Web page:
Bruce Jenner finally got America talking about transgender issues.
In a tw0-hour long interview with ABC's Diane Sawyer Friday night: Bruce Jenner, the former Olympic gold-metal decathlete-turned-Kardashian-clan reality star is transitioning to a women at age 65.
After months of questions about Bruce's long hair, painted finger nails and seemingly vanished Adam's apple, Jenner finally revealed that he identifies as a female and not male.
16.9 million viewers tuned in to ABC to watch this interview, which is the best 20/20 has done all season and is one of the biggest non-awards show and non-sports event audiences on any network.
Jenner told Sawyer during his 20/20 interview, "For all intents and purposes, I am a woman...I was not genetically born that way and as of now I have all the male parts... But I still identify as female. It's very hard for Bruce Jenner to say that. Why? Because I don't want to disappoint people."
There is no doubt that this interview has shed some light on a topic that many American's are unfamiliar with.
Transgender: the definition
Transgender is becoming more and more prevalent in society's vocabulary, but do we actually know what it means?
Simply put, Transgender is the state of one's gender identity or gender expression not matching one's assigned sex. For example, a person can grow up biologically as a female and believe that the sex she was assigned to at birth does not match up and identifies more as a male.
According to GLAAD.org, "Trying to change a person's gender identity is no more successful than trying to change a person's sexual orientation -- it doesn't work. So most transgender people seek to bring their bodies more into alignment with their gender identity."
People under the transgender umbrella may also identify themselves as transsexual, and/or genderqueer. The best option is to identity the person by what they're comfortable with.
Identifying as transgender
It's hard to say exactly how many people are transgender in America. The Pew Research Center's "A Survey of LGBT Americans" admits that they make no attempt to estimate the share of the U.S. population that is LGBT (they interviewed almost 1,200 people). Other recent survey-based research reports have made estimates in the 3.5%-5% range.
However, this all depends on the willingness of LGBT individuals to disclose sexual orientation and gender identity.
With that said, "The Pew Research survey finds that 5% of LGBT respondents identify primarily as transgender; this is roughly consistent with other estimates of the proportion of the LGBT population that is transgender. Although there is limited data on the size of the transgender population, it is estimated that 0.3% of all American adults are transgender (Gates 2011)."
While the estimated number of transgender is slim, one can imagine that there are so many other individuals out there identifying as such, but scared to disclose the information to family and friends.
Need for Equality
The Jenner interview is a great step toward education and acceptance. While a lot of Jenner's supporters are taking to Twitter to show their solidarity for the reality star, transgender people still face tons of discrimination.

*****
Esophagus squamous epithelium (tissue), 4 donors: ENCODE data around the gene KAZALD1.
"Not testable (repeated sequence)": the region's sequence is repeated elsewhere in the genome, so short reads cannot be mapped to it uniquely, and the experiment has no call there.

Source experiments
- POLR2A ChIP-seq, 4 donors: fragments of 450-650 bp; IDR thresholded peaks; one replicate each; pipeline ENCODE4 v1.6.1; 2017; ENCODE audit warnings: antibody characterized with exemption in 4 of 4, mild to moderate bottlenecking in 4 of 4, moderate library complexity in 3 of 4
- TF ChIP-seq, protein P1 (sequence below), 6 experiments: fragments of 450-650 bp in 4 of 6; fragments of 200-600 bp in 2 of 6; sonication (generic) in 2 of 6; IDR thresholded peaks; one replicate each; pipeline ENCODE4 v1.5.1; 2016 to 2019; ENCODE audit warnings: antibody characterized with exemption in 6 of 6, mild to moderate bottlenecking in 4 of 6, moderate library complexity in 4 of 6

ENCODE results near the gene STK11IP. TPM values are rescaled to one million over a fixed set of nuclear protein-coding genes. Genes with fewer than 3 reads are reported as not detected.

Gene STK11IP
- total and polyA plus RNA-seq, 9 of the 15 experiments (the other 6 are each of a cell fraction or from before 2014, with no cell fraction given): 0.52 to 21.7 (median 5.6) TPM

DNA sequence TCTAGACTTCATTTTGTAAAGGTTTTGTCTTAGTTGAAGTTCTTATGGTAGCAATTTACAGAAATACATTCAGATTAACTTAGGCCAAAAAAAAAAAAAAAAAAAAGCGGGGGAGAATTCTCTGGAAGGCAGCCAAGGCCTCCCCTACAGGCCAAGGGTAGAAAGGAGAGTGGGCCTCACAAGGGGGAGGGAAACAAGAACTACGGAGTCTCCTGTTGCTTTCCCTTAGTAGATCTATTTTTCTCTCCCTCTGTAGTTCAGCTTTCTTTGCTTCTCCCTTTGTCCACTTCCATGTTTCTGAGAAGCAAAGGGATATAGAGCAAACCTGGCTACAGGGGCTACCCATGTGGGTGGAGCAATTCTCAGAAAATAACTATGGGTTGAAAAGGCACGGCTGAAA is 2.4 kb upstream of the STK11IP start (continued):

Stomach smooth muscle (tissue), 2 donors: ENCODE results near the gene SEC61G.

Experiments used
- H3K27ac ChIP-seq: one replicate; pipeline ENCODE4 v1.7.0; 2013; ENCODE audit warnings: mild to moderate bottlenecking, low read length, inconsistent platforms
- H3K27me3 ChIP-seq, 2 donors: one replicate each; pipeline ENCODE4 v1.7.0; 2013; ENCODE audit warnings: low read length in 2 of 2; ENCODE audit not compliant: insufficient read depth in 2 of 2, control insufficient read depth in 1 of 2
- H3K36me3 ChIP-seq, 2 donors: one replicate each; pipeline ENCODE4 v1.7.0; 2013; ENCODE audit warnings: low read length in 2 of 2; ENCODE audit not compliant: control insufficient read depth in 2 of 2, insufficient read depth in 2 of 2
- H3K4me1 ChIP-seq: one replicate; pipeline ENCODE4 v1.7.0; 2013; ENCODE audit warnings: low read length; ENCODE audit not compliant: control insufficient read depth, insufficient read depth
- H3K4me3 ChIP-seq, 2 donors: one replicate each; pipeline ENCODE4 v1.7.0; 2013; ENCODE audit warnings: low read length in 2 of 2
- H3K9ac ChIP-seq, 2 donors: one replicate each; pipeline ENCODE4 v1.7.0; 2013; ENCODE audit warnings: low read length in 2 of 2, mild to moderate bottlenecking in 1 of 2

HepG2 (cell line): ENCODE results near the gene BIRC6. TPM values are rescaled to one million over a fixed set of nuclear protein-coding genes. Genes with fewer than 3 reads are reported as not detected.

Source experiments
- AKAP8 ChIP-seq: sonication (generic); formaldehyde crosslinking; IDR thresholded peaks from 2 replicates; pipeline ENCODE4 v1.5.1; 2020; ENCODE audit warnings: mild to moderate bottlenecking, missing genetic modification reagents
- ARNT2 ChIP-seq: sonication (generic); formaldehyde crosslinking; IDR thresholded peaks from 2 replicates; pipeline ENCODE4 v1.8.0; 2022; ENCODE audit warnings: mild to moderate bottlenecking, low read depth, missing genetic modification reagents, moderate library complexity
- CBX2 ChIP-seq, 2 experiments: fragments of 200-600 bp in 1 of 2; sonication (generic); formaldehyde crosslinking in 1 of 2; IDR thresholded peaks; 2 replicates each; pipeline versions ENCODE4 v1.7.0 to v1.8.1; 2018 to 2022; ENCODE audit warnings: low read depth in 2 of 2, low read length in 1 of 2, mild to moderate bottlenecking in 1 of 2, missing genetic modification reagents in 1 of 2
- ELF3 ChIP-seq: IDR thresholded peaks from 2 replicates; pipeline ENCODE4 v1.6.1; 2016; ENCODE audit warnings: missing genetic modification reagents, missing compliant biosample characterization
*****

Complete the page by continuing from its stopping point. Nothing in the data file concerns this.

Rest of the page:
According to "Injustice at Every Turn," a report by the National Center for Transgender Equality and The Task Force:
- Transgender people are four times more likely to live in poverty.
- Transgender people experience unemployment at twice the rate of the general population, with rates for people of color up to four times the national unemployment rate.
- 90% of transgender people report experiencing harassment, mistreatment or discrimination on the job.
- 22% of respondents who have interacted with police reported harassment by police, with much higher rates reported by people of color. Almost half of the respondents (46%) reported being uncomfortable seeking police assistance.
- 41% of respondents reported attempting suicide, compared to 1.6% of the general population.
- Transgender people still cannot serve in the US Military.
Here are some comments from transgender individuals questioned in the Pew Research Study:
On Gender Identity
“It finally feels comfortable to be in my own body and head—I can be who I am, finally.”
–Transgender adult, age 24
“I have suffered most of my life in the wrong gender. Now I feel more at home in the world, though I must admit, not completely. There is still plenty of phobic feeling.”
–Transgender adult, age 77
“Though I have not transitioned fully, being born as male but viewing things from a female perspective gives me a perspective from both vantage points. I am very empathetic because of my circumstance.”
–Transgender adult, age 56
“I wish I could have identified solely as male. Identifying as another gender is not easy.”
–Transgender adult, age 49
Push for Acceptance
The biggest sign of hope we see in the transgender movement is recent coverage of families acceptance for transgender kids and teens.
Like, Hunter Keith, 15, of Farmington, who used to be known as Olivia, told his parents that he could no longer live as a girl when he felt very much like a boy. His mother Roz Keith and his father Richard Keith have been supportive on his journey.
Or, Zay Crawford felt trapped in a boy’s body at a young age. With puberty fast approaching, she got an implant that suppressed the puberty process. Cincinnati.com follows the the family's journey and acceptance and understanding of their 12-year-old daughter.
For more information on transgender issues and how to be an ally go to glaad.org for more details.